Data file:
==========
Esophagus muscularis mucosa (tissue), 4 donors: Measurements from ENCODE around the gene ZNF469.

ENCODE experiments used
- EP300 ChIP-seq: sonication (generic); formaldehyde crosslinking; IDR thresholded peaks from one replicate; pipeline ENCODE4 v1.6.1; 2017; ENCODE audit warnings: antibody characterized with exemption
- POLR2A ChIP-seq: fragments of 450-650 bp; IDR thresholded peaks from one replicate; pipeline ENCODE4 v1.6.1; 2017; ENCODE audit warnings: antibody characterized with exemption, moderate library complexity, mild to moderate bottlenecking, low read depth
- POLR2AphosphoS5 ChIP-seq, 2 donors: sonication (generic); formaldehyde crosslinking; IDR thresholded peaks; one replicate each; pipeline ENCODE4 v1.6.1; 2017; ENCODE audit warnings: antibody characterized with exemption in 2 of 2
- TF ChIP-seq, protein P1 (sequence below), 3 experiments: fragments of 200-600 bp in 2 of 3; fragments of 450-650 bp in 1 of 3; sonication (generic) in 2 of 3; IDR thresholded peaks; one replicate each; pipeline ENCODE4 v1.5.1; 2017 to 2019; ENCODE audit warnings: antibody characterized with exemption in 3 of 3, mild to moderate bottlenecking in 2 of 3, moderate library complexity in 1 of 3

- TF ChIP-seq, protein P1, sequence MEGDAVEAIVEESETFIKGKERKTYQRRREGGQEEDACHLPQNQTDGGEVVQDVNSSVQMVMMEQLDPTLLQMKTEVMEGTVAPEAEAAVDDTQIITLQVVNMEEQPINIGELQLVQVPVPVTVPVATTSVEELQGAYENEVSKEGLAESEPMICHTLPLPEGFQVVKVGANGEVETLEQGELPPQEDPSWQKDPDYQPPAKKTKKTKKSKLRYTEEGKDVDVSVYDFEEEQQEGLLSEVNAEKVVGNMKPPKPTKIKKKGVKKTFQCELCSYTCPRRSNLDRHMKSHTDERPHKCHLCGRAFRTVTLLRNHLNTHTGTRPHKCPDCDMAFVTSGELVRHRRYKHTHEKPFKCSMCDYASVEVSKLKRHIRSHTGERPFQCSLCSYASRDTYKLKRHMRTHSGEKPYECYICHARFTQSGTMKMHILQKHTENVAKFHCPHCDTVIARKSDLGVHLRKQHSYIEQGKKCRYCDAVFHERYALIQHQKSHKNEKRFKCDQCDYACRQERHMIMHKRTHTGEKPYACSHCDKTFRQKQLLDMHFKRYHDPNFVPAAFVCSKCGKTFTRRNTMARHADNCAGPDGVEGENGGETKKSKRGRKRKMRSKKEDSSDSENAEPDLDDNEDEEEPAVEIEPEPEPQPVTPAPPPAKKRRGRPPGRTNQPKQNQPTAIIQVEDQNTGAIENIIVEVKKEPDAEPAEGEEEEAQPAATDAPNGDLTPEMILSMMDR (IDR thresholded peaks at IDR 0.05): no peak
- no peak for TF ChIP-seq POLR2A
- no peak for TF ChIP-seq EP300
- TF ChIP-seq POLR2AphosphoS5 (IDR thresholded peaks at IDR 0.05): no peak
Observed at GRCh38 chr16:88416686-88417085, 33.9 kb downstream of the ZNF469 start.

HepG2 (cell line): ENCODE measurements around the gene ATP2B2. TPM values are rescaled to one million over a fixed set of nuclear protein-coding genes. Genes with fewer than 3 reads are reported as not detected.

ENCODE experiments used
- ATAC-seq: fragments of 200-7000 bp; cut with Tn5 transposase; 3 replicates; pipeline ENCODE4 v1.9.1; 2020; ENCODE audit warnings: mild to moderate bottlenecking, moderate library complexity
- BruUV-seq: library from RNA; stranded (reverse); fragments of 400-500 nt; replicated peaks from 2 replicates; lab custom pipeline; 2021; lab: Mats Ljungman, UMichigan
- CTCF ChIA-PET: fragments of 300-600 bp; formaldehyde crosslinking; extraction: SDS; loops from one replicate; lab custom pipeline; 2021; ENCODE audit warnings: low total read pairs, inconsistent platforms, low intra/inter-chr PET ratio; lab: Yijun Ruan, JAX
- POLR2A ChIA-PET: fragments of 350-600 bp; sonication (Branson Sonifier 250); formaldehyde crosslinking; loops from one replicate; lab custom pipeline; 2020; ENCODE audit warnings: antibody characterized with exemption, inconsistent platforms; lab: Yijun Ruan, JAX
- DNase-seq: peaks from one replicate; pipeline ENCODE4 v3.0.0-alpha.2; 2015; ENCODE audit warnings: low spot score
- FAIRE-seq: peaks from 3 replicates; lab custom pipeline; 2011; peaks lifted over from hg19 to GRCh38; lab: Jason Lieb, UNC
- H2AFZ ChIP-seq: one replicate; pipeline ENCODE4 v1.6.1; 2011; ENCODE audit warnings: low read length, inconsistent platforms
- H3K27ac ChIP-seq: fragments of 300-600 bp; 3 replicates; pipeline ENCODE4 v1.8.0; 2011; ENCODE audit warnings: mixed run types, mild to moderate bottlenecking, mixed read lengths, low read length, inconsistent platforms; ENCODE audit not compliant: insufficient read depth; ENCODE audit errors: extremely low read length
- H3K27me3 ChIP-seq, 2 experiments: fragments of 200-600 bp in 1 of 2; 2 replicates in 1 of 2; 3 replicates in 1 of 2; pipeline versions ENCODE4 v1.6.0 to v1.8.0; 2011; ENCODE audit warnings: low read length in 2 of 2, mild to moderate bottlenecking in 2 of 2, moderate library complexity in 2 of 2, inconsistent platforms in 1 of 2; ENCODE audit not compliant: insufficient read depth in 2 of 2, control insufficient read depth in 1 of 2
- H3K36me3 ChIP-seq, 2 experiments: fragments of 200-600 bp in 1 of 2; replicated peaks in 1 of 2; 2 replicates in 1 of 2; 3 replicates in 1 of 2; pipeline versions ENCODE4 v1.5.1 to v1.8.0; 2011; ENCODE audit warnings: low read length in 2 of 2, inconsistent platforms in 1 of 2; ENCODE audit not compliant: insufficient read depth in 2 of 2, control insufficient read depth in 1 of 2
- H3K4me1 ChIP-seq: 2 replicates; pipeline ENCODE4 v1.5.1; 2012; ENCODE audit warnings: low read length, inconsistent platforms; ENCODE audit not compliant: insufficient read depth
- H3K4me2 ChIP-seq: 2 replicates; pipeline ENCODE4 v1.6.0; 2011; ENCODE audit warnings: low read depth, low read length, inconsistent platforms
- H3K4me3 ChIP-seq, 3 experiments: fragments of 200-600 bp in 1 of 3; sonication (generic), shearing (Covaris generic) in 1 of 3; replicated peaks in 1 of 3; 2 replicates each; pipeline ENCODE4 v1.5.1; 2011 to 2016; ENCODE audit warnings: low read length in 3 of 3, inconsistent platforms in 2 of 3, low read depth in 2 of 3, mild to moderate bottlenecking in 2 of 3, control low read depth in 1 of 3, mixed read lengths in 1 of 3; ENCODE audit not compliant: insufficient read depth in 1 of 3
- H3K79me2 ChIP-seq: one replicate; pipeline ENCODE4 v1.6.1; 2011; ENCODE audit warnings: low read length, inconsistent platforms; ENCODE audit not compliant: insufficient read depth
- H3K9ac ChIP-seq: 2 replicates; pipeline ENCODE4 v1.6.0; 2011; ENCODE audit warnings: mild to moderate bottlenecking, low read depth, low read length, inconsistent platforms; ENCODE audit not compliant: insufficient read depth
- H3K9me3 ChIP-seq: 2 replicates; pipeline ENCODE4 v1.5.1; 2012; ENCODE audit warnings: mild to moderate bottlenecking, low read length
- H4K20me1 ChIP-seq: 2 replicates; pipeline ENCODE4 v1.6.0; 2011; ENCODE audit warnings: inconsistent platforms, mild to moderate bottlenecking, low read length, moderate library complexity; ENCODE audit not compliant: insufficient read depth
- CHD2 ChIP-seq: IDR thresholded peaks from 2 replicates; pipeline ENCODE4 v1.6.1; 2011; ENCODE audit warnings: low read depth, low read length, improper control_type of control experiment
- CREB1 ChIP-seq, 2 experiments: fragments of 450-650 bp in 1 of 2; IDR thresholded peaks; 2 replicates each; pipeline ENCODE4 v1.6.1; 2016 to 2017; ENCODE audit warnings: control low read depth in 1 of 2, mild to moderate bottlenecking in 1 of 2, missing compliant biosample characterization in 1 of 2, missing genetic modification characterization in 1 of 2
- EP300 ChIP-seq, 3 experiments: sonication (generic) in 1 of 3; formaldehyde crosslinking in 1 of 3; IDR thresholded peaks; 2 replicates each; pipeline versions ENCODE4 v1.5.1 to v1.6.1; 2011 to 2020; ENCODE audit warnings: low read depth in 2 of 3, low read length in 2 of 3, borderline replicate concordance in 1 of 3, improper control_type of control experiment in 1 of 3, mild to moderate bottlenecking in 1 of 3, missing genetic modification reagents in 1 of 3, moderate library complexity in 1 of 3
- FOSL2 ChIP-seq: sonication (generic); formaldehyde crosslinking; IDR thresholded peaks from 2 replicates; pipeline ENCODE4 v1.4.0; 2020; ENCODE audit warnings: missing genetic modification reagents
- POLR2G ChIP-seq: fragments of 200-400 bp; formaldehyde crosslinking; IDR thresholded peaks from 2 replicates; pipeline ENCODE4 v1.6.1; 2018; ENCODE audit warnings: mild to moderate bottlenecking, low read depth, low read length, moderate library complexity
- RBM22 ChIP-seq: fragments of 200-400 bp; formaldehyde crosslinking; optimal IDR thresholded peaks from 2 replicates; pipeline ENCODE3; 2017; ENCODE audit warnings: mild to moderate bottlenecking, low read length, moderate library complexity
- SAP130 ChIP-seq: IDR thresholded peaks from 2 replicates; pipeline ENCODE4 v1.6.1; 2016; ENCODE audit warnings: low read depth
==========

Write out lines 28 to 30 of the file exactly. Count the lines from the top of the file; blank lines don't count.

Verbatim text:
- H3K9ac ChIP-seq: 2 replicates; pipeline ENCODE4 v1.6.0; 2011; ENCODE audit warnings: mild to moderate bottlenecking, low read depth, low read length, inconsistent platforms; ENCODE audit not compliant: insufficient read depth
- H3K9me3 ChIP-seq: 2 replicates; pipeline ENCODE4 v1.5.1; 2012; ENCODE audit warnings: mild to moderate bottlenecking, low read length
- H4K20me1 ChIP-seq: 2 replicates; pipeline ENCODE4 v1.6.0; 2011; ENCODE audit warnings: inconsistent platforms, mild to moderate bottlenecking, low read length, moderate library complexity; ENCODE audit not compliant: insufficient read depth